I don't know why, but it seems that there is a deficit of people who have the character to be introspective and view themselves as a potential source of a problem. Fewer still are strong enough to make personal changes as required to fix a problem. Upper level management tends to blame employees instead of looking at lower level managers as possible problems. Quite simply, it is often easier to replace employees than to replace and train a new manager.
I have had the opportunity to work all levels of employment from bottom rung grunt to CEO. Yes, I made a lot of mistakes. I said things I should not have and acted foolishly at times. But my door was always truly open and I listened to my employees. When an incident called for me to stand firm, I did. But when I made a mistake I tried to learn from it and proceed a different direction. My employees knew I respected them for who they were and for what they brought to the table. My way of doing things was not always the best. Sometimes they had better, more efficient ideas. When an employee showed a particular strength I was more than happy to let them run with that strength and utilize them where possible.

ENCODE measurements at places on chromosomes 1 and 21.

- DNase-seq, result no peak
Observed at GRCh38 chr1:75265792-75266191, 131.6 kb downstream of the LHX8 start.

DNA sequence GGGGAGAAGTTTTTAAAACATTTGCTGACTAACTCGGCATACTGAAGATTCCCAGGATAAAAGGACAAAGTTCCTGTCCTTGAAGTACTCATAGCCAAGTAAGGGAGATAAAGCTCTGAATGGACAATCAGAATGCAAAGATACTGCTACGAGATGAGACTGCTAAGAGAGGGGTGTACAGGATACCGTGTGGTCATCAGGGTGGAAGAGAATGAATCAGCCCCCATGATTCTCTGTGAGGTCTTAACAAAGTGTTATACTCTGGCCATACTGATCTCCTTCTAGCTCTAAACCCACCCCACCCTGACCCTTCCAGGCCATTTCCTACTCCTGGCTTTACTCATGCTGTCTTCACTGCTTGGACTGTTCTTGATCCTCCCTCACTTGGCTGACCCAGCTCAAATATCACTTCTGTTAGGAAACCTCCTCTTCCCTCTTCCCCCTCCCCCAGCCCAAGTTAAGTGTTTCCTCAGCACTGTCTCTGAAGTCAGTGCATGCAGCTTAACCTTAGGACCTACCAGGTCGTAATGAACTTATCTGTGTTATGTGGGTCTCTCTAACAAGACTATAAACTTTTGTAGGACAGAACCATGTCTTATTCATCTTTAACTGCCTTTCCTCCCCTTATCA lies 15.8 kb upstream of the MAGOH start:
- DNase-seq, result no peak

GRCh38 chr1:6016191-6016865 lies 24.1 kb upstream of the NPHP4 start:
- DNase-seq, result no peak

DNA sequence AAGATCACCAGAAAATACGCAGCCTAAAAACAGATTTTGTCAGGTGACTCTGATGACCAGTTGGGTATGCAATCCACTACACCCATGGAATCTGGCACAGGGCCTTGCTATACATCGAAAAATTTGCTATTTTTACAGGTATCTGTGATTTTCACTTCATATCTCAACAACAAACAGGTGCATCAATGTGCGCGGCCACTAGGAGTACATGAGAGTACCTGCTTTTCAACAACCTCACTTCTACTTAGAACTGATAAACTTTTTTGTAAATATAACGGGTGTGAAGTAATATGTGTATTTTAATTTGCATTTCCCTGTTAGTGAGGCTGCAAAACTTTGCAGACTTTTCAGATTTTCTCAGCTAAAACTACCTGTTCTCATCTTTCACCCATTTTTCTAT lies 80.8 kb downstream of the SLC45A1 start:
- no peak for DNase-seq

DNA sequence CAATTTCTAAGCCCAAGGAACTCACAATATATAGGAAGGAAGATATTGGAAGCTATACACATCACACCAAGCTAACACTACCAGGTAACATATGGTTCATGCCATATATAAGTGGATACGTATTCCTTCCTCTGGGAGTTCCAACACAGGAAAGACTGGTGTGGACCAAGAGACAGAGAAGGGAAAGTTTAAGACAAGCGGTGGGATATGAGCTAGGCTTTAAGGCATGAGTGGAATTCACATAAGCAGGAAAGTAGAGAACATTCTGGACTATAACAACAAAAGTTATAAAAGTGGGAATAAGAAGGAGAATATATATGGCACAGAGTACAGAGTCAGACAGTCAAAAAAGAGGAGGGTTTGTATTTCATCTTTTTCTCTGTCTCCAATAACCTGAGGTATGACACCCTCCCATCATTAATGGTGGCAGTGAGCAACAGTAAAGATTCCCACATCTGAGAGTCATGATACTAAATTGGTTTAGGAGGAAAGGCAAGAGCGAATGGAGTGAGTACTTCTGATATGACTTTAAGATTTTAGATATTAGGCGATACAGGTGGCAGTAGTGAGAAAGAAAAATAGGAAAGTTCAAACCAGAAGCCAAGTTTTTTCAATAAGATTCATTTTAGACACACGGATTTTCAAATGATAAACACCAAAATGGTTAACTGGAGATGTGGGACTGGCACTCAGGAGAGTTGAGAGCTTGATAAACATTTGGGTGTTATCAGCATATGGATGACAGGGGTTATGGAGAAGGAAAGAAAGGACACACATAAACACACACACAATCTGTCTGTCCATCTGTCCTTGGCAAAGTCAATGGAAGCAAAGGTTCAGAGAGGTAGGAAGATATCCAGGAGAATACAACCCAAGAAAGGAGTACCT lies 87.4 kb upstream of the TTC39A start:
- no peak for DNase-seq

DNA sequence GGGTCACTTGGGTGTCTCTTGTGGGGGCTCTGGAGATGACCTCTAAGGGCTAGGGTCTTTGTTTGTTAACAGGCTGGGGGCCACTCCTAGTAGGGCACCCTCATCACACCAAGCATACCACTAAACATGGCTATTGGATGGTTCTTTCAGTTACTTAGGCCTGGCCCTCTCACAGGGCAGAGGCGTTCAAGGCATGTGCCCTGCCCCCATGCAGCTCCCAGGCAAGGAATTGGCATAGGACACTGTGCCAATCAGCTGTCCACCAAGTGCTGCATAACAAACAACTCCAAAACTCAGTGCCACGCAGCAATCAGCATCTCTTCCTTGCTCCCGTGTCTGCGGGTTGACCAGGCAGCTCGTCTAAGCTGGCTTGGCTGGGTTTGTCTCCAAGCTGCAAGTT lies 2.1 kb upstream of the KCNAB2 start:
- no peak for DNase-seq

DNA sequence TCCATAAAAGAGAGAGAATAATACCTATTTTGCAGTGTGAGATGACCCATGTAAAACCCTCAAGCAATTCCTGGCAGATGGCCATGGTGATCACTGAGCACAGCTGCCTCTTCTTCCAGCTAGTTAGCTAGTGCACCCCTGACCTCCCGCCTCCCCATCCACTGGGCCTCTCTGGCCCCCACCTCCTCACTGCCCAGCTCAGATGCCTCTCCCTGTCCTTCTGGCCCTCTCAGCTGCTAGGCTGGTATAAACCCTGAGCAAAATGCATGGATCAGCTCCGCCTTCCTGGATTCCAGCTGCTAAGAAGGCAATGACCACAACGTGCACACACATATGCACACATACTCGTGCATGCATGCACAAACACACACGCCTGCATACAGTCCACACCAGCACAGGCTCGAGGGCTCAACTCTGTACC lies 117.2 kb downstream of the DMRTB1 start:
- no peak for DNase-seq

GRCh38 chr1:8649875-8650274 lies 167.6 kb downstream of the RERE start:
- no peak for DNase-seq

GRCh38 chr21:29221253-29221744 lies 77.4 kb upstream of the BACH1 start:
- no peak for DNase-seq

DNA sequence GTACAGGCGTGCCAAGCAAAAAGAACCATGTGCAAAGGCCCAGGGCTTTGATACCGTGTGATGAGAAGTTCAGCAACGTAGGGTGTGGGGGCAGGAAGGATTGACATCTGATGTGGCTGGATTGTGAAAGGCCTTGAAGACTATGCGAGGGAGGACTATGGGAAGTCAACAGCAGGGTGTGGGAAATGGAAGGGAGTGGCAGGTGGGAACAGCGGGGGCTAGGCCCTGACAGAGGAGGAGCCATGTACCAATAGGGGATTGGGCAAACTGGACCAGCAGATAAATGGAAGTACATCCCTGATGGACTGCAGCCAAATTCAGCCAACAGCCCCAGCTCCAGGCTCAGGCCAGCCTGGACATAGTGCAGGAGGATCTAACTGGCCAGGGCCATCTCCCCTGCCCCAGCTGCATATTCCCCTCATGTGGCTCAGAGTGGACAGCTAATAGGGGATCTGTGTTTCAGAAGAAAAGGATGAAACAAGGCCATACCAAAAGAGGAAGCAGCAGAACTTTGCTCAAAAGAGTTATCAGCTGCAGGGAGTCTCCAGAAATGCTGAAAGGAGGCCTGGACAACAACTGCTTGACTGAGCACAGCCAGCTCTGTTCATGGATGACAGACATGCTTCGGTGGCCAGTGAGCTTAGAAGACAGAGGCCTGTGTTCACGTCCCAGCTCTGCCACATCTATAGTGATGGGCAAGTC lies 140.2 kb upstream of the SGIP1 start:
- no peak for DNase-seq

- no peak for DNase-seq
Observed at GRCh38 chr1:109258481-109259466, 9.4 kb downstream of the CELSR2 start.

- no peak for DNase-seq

What is so Hard?
Fear of failure.
Fear of looking like they are not in control.
Pride and fear keep many managers from making the changes necessary to increase morale in their companies. They fear that change will be seen as a sign of weakness to their employees. What they don't realize is that in the employee's eyes they are already weak, pitiful and a whole host of other adjectives.
Ego and power trips are the most difficult to overcome. In a majority of cases the manager has no desire to change. Their entire life is about how great they are and what they can make people do. Often the only solution for these people is firing them. Unless the manager or owner desires to personally change then employee has little recourse but to move on and find a better work situation where they will be appreciated.
Morale is Important
A company with great morale has great employees. The employees could be scooping poop or doing some other job that seemingly no one would ever want to do, but if they are treated with respect then the job itself will be fine. And here's another secret. It is less expensive to operate a company with high morale than a company with low morale. If people really enjoy working somewhere wages do not have to be as high (remember, though, the workman is worthy of his hire). Productivity will be greater and quality will be above average. All of these aspects can translate to better products or better service. This, in turn, leads to satisfied customers or clients who want to spend their money on better products or services.
Publish date: January 27, 2015